The Intrepid Foundation has long supported the Animal Care in Egypt hospital on the outskirts of Luxor because sadly there can be a downside to local transport when animals are involved. Here they are dedicated to improving the lives of the working animals in Egypt and as Sue from ACE reports, they are delighted when a sad story turns to good news…
“A donkey was brought in to the ACE hospital with an injury seen all too commonly – a saddle sore. In the majority of cases, these wounds are caused by inappropriate padding underneath tack, or due to badly fitting tack. He initially had two wounds which were very slow to heal so he had a prolonged stay with us at the hospital.
He soon became a vet’s favourite as he was such a character! He would call out in the morning to be let out to graze in the paddock and would always love to have a roll. He soon acquired the nickname ‘Jid’, meaning grandad, as he had crooked knees!
Sadly, one day the owner decided that they could wait no longer and that they needed Jid to work. We tried our best to persuade them to let Jid recover fully before returning him to work, but to no avail. They promised to bring him in on a regular basis for us to dress and monitor his wounds, but after a few days the owners failed to show up again.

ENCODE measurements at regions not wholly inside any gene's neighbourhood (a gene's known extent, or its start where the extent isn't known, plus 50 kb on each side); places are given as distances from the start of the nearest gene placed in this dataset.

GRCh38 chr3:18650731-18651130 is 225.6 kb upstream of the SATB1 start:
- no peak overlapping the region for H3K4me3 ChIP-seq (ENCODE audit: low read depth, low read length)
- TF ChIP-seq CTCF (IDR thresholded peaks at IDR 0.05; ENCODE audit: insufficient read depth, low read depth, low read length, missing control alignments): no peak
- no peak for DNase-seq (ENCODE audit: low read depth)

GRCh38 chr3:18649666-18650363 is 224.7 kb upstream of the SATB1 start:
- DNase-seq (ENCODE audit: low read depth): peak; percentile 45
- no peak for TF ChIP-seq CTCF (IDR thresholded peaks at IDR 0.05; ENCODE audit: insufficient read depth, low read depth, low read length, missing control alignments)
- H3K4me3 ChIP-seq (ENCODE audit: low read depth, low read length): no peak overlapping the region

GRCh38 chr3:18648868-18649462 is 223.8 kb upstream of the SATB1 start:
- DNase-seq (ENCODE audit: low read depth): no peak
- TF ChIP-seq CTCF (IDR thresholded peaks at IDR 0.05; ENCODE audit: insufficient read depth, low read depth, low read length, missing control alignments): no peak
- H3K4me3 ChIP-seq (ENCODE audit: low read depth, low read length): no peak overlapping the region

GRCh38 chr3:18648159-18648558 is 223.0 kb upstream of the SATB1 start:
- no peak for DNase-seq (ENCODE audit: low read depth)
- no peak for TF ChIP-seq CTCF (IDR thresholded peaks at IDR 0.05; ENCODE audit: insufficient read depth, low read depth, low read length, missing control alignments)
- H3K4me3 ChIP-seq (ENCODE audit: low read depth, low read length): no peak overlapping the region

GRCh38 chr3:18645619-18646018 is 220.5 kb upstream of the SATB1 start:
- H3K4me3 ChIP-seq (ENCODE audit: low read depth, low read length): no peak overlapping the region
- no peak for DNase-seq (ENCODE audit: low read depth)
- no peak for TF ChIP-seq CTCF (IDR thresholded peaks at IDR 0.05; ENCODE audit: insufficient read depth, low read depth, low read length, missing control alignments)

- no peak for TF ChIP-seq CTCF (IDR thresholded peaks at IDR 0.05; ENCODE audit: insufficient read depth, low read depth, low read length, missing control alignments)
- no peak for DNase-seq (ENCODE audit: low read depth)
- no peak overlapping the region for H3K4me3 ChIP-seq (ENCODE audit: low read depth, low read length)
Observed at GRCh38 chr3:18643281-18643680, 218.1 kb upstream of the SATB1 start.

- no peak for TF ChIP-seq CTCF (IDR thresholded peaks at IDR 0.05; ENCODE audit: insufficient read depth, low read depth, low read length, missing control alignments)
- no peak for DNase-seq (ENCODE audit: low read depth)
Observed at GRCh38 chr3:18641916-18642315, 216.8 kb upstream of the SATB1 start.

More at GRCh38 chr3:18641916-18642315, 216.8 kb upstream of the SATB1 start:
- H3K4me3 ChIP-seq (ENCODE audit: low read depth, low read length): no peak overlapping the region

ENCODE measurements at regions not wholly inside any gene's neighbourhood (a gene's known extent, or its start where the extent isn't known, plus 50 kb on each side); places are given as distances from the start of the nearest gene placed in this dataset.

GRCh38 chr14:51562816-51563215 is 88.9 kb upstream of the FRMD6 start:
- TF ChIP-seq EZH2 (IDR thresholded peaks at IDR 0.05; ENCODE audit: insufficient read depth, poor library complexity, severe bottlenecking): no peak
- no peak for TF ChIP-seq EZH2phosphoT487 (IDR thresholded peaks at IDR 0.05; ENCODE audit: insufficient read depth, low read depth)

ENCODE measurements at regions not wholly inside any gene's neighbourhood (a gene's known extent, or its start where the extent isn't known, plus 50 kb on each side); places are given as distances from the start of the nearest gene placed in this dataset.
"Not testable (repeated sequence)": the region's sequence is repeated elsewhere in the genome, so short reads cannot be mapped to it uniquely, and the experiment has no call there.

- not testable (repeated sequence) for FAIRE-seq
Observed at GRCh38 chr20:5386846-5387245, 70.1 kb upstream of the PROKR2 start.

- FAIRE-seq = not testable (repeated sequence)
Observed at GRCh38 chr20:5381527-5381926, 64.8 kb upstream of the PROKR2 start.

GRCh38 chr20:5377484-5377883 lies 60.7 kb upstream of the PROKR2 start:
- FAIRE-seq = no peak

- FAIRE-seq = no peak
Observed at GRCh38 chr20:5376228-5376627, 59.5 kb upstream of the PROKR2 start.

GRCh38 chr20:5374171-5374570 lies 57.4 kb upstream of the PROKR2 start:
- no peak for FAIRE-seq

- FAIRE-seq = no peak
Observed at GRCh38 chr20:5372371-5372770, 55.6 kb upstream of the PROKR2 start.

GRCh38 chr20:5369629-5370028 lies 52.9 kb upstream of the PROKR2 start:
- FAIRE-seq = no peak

A month later he returned back to us and his wounds had gone back to square one. However, the owners this time had bought him to us to be euthanised as they thought the wounds would never heal – which admittedly they wouldn’t, when the same harness causing the problems would be put back on again and again.
We have many donkeys that come in to be euthanised for good reasons; however, to have to euthanise for such an avoidable reason is something our vets are reluctant to do. Luckily, the ACE staff supervisor was looking for a donkey to help work on his fields, and apart from the saddle sore on his back our vets could find no other reason why Jid couldn’t work.
He was hospitalised again and due to the poor rate of healing of the wounds, it was decided to perform skin grafts to help the healing process. The grafts were very successful and four weeks later a donkey that was brought in for euthanasia was heading for his new home!
He is now working every day and is being used to deliver alfalfa from the fields to ACE to feed all our current inpatients – and on every visit he gets an extra cuddle and pat too!”
Please visit www.theintrepidfoundation.org to find out how you can support Animal Care in Egypt and many other fantastic grass-roots organisations.